When you say "participation rate," I assume that you are asking about participation in the labor force. If so, changes in the participation rate are important because they can cause the official unemployment rates to be misleading.
At times, unemployment rates can fall even though fewer people are working. As people stop looking for work, they drop out of the labor force. They are typically called "discouraged workers" and are not counted as unemployed even though they do not have jobs. If this happens, the unemployment rate will misstate the actual amount of change that is going on in the economy. The unemployment rate might, for example, decrease even though no more people are working. This would make it look like the economy is improving when it is not.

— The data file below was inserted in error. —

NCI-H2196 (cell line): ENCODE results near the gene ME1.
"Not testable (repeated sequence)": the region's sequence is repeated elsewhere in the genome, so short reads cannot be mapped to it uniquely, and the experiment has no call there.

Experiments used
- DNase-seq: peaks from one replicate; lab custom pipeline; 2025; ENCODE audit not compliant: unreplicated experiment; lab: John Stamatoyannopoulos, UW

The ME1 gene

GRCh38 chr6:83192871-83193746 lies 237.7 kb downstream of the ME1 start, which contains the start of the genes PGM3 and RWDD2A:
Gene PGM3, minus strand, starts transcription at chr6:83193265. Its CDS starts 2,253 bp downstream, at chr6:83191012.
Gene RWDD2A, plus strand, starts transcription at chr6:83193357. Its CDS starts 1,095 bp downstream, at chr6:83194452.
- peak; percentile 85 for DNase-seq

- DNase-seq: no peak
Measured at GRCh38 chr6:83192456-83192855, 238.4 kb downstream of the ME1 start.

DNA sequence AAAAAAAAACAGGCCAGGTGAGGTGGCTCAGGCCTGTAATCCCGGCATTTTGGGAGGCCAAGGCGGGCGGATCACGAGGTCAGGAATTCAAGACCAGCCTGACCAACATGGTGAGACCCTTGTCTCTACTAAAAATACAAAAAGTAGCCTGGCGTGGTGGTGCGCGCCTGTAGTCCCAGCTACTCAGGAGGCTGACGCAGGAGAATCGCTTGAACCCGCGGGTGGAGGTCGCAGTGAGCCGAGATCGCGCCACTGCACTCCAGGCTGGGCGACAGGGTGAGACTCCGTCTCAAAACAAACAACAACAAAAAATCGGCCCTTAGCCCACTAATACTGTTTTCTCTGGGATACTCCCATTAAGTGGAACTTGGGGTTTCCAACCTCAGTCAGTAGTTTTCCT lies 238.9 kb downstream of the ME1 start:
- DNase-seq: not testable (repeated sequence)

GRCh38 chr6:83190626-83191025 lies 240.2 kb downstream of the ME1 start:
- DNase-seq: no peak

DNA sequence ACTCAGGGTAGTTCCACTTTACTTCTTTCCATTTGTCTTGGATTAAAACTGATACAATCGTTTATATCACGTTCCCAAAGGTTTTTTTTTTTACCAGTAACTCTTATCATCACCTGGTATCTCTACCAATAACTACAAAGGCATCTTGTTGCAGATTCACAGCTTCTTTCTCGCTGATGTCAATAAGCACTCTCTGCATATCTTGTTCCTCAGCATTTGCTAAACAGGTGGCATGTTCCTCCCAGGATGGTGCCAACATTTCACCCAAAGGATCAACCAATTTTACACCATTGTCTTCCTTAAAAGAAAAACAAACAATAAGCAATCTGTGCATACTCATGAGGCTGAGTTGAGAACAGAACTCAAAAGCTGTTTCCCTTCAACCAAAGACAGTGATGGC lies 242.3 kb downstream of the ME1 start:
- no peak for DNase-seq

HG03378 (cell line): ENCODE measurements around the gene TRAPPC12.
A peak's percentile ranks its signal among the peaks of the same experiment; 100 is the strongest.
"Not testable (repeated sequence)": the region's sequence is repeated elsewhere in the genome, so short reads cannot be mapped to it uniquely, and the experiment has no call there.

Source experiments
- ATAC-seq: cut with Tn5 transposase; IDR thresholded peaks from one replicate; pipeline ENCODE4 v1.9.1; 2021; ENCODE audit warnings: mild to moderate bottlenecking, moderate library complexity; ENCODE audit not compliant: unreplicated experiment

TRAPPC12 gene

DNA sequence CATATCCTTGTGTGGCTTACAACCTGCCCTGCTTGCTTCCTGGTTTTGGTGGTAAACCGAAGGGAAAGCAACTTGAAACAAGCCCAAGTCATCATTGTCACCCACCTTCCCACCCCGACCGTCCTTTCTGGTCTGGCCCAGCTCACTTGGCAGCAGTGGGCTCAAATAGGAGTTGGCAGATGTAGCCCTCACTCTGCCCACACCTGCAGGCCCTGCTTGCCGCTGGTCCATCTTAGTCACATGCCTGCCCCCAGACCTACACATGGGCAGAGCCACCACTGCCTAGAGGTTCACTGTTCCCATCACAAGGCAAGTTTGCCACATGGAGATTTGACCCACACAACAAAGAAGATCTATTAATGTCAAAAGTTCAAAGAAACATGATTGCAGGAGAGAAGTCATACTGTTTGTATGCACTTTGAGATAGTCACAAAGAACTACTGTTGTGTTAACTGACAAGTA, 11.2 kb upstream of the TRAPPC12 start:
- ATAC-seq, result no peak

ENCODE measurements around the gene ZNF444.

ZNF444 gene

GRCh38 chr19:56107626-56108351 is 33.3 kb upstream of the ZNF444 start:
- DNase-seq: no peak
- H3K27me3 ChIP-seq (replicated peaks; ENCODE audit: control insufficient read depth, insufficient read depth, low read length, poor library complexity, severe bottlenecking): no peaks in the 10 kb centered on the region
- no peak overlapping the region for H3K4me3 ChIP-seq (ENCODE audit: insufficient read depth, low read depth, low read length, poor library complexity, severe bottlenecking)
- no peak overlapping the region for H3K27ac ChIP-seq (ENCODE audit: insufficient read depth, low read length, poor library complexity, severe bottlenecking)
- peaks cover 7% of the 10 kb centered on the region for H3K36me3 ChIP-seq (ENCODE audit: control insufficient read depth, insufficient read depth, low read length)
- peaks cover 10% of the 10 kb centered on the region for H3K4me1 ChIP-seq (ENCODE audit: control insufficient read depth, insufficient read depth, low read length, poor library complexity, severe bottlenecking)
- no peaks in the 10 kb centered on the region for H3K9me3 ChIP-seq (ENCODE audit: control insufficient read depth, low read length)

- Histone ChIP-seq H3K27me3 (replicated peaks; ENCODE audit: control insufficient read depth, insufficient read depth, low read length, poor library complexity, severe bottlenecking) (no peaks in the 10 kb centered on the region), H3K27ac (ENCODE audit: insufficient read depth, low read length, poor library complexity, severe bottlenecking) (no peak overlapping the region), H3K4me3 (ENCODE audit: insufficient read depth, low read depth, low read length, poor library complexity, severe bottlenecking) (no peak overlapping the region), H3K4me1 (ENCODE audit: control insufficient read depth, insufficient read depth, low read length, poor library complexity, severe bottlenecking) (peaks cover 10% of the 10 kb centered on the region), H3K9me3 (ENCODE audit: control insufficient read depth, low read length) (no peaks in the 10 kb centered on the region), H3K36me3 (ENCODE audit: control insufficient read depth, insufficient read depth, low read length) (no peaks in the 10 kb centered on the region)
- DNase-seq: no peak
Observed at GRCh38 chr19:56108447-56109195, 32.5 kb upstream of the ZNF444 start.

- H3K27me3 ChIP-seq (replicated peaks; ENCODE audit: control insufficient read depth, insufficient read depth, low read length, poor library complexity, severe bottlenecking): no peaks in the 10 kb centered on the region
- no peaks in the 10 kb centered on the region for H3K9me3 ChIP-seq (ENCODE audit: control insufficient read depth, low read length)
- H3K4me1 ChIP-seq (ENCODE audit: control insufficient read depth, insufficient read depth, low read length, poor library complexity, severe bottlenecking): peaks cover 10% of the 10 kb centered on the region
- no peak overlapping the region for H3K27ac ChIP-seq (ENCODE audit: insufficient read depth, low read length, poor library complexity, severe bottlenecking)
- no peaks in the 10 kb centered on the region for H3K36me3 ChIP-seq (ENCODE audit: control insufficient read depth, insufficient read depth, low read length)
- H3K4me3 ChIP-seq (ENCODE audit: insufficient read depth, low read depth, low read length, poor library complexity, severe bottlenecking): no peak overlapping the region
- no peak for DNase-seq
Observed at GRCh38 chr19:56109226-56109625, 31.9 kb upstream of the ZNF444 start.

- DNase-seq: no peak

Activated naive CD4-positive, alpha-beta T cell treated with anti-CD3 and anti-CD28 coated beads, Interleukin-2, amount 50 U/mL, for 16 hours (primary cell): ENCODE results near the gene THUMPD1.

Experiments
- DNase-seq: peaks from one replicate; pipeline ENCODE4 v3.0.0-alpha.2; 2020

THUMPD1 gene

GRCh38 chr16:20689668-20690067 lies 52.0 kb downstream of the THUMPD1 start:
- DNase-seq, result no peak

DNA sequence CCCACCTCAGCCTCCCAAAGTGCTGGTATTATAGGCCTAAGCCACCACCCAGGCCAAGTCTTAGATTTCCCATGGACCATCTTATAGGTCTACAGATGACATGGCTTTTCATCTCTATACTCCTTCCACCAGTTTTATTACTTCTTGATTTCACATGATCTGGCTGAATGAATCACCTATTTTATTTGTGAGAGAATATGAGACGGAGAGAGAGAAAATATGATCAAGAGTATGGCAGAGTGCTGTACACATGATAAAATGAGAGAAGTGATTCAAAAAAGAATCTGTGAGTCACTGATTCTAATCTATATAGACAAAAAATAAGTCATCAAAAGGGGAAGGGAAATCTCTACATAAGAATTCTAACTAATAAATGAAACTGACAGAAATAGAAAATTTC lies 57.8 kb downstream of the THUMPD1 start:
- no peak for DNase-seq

In this way, changes in participation in the labor force can mislead us about the actual impact of changes in the unemployment rate.